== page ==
Advertisement
YOU ARE HERE: LAT HomeCollections

The World

Korei May Follow Abbas in a Month

Frustrated Palestinian prime minister says the Cabinet will last 25 days. In Gaza, Rafah camp residents survey Israeli raid's wreckage.

October 13, 2003|Megan K. Stack | Times Staff Writer

JERUSALEM — Intent on shoring up a wobbling government, embattled Palestinian Authority Prime Minister Ahmed Korei agreed Sunday to spend the next month at the head of an emergency Cabinet. But he added a warning: When that time runs out, Palestinians may have to find themselves a new premier.

It's been less than a week since Korei was sworn in, but he's spent most of that time fighting Palestinian Authority President Yasser Arafat for control of the security forces. Korei's predecessor, the U.S.-backed Mahmoud Abbas, was driven from office after just four months, having spent his tenure trying to balance Arafat's unyielding stance with international calls for reform and new curbs on militants.

"The same government will continue for another 25 days," Korei told reporters after a meeting of Arafat's Fatah organization. "And after that, there will be a new government and a new prime minister also."

It wasn't the first time Korei has threatened to quit. Just two days into his job, he reportedly closed a stormy argument with Arafat by asking the president to relieve him of the post.

But Palestinian officials are eager to forge a compromise because they are running out of options. Even the emergency government has been hanging on the brink of collapse. Two of its eight members skipped their swearing-in ceremonies, and many Palestinians regard it as an illegitimate body forged by contorting the law.

The Cabinet will attempt to hold the Palestinian government together without Nasser Yousef, a Palestinian general and longtime Arafat ally who was supposed to oversee the security forces as interior minister.

Yousef originally agreed to the job but balked when he thought Arafat was working to curb his powers before he even started. The two quarreled, and Yousef ended up hiding upstairs in Arafat's compound in the West Bank city of Ramallah during what should have been his inauguration. For now, his position remains unfilled.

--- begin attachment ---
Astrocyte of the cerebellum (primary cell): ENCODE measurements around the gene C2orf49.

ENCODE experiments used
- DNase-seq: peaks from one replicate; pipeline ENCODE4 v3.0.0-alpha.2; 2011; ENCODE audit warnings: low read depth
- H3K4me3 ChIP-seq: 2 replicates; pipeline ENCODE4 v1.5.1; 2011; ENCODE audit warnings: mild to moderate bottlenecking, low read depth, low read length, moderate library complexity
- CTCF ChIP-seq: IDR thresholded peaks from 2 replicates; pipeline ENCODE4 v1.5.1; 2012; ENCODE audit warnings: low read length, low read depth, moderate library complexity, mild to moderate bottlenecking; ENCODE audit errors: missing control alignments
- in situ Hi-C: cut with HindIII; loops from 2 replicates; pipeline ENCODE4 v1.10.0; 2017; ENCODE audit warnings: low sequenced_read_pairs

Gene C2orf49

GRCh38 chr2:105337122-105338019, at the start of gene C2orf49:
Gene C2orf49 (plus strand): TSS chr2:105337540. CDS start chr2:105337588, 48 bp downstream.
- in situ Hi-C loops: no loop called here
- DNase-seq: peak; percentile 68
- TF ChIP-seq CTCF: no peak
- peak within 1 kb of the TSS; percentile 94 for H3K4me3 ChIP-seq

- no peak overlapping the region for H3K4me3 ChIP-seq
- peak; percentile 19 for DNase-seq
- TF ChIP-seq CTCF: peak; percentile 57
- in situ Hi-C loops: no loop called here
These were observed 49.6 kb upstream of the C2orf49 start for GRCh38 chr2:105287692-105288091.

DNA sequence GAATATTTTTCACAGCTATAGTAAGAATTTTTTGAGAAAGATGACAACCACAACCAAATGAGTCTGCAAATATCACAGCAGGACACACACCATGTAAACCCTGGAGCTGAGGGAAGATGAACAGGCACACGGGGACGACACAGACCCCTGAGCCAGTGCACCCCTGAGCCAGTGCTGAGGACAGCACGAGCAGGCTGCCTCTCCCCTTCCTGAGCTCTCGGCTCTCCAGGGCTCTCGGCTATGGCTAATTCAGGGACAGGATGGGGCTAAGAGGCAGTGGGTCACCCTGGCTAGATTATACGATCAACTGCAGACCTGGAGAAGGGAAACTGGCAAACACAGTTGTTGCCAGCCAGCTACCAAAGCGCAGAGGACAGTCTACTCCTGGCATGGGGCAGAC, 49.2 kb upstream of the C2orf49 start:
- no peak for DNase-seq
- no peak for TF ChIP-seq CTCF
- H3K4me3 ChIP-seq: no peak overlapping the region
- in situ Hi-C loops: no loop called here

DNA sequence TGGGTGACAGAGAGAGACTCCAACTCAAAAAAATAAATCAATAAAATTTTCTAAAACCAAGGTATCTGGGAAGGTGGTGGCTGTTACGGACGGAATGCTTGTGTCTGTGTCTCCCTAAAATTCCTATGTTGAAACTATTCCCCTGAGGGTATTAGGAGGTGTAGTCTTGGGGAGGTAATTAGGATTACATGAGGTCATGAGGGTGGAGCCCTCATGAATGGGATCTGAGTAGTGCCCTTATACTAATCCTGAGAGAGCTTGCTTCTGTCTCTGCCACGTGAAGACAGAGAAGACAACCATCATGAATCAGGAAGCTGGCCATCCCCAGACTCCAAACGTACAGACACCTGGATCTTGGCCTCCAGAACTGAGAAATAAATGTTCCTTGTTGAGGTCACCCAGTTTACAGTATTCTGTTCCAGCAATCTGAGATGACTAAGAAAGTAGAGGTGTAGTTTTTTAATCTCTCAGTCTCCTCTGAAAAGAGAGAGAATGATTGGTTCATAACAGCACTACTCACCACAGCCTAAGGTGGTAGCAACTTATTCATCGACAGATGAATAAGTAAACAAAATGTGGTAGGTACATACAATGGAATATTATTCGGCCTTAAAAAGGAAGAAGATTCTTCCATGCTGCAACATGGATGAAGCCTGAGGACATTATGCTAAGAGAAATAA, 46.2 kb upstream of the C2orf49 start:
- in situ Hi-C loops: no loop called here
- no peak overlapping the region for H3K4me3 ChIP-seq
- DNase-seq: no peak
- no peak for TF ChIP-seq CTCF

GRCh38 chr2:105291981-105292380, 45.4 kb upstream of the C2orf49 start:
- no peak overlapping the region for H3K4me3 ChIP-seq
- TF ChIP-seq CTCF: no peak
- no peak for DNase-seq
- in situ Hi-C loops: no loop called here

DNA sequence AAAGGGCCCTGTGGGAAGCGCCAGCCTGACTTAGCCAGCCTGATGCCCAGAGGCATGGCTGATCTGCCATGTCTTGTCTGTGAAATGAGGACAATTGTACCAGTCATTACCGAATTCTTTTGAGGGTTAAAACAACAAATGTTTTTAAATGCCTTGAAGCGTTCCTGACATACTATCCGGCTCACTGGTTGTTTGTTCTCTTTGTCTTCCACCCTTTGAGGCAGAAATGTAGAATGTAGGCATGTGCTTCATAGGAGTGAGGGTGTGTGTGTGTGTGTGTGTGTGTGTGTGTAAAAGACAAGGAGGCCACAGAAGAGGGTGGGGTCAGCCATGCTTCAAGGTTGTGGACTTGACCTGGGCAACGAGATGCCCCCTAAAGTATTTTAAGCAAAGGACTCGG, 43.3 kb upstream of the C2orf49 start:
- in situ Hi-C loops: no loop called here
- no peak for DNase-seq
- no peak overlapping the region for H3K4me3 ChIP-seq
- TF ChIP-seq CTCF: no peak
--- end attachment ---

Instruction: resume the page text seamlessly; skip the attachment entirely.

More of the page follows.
Palestinian officials said closed-door meetings will continue. No task is so delicate and crucial as reining in the militants, Israel's foremost demand on any Palestinian government. Korei has bemoaned the "armed chaos" of the Palestinian territories. But like Abbas, he is wary of cracking down too hard for fear of sparking a civil war.

While the political wrangling continued in Ramallah, refugees in the southernmost stretches of the Gaza Strip came forth slowly to survey the wreckage of an intense, three-day raid near the Egyptian border.

Eight Palestinians were killed, electricity and water service were cut and dozens of homes were flattened after Israeli tanks lumbered into the Rafah refugee camp late last week. They came to ferret out and collapse tunnels that run under the border and link Rafah with Egypt.

Palestinian militants use the underground channels to smuggle weapons into Gaza from Egypt. Three tunnels were destroyed over the weekend, and soldiers were still hunting for hidden passages Sunday night.

But most of the tanks and bulldozers had pulled out of Rafah, leaving local officials to declare a state of disaster. About 120 homes and apartment houses were ruined, said Peter Hansen, head of the United Nations Relief and Works Agency serving Palestinian refugees. "Between 1,000 and 2,000 people have been left with nothing whatsoever," he told Reuters.

The Israeli military said only a handful of Palestinian homes were intentionally demolished because they had been booby-trapped or used as cover for militants. More homes might have been damaged by shockwaves or hit by stray rockets fired by militants, the military said.

Advertisement
Los Angeles Times Articles
|
|
|